Master Teaching

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When Depression Sits in your Classroom

by Amy Young

I think most of us went into teaching because we are interested in our subject matter, enjoy teaching, and care about our students. What you probably didn’t anticipate (at least I know I didn’t) was the need to become aware of so many aspects of a student’s life beyond mere subject matter.

Right now in your classroom you have students who are facing emotional and psychological realities that make learning at best low on their list of priorities and at worst impossible. While you are not expected to be an expert in all of these areas, let’s look at depression and suicide, helping you be a bit more informed. Later in this article I will share three practical steps you can take.

Depression can be broken down into two broad categories: situational and clinical. Situational depression refers to situations that are depressing! If you have a student who failed a major exam, has a parent who has been diagnosed with cancer, or has recently broken up with a boyfriend or girlfriend, they most likely will experience situational depression. You will probably notice some change in their behavior in your class or on their homework, but after a reasonable amount of time, most likely they will come out of it. Your primary role as a teacher is to be aware and sympathetic checking in with them from time to time and monitoring to see if it is getting better or turning into clinical depression.

Without getting bogged down in definitions, clinical depression occurs when a person’s blood chemistry has gotten out of balance. They no longer respond to things that used to help them feel better and probably won’t “get better” without some sort of outside intervention. Some basic symptoms to look for are changes in sleep patterns (getting more or less), changes in weight, and an overall lack of interest in life in general. You can find more symptoms here.

One aspect of depression I would like to point out to you as a teacher is that most of what we know about depression we have learned from studying females. While much of what we know applies to males as well, there is one key difference in the symptoms of depression in boys and girls: anger. If you have a student who is showing more signs of anger than before, instead of just assuming it is a behavior problem, check to see if they may be experiencing some depression.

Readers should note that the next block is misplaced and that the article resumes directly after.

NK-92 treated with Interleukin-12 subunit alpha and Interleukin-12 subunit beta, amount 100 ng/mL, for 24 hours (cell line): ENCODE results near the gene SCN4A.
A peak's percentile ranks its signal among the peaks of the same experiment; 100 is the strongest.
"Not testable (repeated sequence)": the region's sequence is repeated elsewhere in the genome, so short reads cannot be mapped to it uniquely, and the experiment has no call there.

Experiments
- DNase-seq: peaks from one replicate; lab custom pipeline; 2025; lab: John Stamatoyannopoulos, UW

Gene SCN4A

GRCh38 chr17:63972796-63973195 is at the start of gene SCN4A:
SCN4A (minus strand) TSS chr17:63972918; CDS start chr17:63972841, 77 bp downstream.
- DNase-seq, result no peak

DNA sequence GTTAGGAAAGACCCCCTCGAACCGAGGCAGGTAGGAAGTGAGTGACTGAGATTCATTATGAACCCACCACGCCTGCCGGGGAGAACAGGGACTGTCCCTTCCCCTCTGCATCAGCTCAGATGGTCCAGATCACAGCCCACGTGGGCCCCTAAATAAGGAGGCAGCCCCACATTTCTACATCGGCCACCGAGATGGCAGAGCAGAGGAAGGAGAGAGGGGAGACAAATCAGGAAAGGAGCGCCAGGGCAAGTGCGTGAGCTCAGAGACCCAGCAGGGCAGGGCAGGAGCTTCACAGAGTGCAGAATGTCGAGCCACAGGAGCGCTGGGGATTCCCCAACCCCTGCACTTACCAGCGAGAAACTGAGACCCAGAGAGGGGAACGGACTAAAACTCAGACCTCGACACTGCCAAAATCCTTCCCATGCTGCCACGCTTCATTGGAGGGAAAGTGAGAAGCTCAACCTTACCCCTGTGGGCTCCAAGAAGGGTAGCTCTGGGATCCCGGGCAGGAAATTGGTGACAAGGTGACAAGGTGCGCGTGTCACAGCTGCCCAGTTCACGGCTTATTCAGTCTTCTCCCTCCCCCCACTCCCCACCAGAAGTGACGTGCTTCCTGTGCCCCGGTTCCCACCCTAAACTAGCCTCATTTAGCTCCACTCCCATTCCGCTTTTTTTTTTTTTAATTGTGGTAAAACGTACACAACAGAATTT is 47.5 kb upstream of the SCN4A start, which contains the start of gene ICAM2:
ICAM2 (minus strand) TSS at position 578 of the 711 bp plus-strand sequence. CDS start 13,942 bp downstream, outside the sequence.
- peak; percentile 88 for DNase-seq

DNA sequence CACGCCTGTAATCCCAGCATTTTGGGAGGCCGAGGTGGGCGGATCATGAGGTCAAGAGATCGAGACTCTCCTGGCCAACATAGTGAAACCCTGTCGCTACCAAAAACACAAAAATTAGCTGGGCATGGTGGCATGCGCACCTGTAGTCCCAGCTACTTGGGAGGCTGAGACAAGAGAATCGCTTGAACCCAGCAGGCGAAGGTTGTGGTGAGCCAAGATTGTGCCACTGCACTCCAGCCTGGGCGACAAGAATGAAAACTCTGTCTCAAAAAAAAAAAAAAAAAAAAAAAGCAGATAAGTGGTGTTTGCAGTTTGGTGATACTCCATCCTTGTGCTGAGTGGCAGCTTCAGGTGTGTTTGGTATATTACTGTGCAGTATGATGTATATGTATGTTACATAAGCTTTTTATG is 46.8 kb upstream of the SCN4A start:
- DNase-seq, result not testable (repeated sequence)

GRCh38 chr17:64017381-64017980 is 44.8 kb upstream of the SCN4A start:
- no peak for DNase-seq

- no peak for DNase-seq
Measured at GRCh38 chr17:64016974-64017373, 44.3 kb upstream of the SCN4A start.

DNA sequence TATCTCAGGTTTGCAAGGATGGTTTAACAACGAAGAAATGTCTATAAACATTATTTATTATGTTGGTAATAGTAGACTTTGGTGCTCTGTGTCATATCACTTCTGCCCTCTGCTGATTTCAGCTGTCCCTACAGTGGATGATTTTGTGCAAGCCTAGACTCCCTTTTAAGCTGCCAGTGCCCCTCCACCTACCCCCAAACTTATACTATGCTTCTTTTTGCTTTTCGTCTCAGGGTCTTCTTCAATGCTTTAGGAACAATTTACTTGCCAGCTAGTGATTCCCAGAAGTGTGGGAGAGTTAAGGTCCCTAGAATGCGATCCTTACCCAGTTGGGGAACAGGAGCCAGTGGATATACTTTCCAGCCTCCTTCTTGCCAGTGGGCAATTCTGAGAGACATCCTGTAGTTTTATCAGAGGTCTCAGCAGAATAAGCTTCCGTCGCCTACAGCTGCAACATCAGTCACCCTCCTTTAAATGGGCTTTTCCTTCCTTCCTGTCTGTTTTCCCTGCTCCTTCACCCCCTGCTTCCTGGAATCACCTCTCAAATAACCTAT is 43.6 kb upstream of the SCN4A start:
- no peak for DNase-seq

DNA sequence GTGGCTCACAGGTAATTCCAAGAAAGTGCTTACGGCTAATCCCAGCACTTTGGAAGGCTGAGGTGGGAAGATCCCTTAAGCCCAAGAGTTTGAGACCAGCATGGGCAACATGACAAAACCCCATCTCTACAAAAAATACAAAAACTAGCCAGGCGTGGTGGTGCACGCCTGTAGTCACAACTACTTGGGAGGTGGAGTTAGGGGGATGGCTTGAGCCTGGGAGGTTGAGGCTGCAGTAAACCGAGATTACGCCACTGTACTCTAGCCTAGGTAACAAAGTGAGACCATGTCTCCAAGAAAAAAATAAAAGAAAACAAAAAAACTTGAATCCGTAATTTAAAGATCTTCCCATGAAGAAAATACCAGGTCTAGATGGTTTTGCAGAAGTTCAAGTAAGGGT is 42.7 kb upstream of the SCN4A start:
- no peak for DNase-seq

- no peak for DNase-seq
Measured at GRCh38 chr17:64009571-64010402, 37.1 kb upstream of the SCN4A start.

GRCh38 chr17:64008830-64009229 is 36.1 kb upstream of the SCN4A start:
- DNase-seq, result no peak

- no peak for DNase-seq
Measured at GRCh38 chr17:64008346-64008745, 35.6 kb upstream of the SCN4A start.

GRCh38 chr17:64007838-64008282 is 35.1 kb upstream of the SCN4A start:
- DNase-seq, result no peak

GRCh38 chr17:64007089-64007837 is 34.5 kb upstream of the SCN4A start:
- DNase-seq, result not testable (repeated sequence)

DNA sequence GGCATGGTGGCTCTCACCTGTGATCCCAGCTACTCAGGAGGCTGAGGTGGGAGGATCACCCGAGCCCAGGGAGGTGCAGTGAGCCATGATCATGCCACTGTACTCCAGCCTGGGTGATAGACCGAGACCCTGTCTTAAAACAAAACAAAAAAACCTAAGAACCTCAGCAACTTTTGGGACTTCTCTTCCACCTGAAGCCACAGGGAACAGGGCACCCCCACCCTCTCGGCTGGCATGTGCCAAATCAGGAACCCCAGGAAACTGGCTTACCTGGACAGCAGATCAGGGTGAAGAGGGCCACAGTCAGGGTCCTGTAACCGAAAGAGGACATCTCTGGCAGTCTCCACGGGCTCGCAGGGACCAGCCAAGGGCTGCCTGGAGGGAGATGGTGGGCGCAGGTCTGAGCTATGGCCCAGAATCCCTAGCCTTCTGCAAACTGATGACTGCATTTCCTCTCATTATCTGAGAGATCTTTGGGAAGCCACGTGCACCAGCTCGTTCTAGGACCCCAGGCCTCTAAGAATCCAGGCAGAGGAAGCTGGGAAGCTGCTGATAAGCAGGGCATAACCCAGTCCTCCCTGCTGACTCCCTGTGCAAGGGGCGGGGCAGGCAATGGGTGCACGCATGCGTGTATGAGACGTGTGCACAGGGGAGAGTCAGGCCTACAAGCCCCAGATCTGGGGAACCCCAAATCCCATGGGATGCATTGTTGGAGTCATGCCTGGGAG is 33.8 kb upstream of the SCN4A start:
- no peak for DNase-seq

At its most extreme, depression can lead to suicidal thoughts and actions. Warning signs might include writing or commenting on death, a change in mood because they have decided to kill themselves, commenting on life not being worth it, giving away special items to classmates, or telling you good-bye in such a way you sense it is different. If you sense one of your students is suicidal, please ask them directly if they have thought about hurting themselves. If they say they have, ask if they have a plan for how they would hurt themselves. One of the greatest misnomers is that asking the question will plant the idea. It will not. Here is a more extensive list with signs of suicide. I like this website because it has a list of questions to ask yourself or your student.

What can you do?

  1. The greatest thing we can do is to bring our students before the Lover of their Souls. At least once a week walk through your classroom, touching each desk and petitioning for your students.
  2. Be aware of the resources available at your school. The time to find out procedures for working with a depressed or suicidal student is not when you have one. The time is now. Does your school have a counselor? If so, talk to them this week!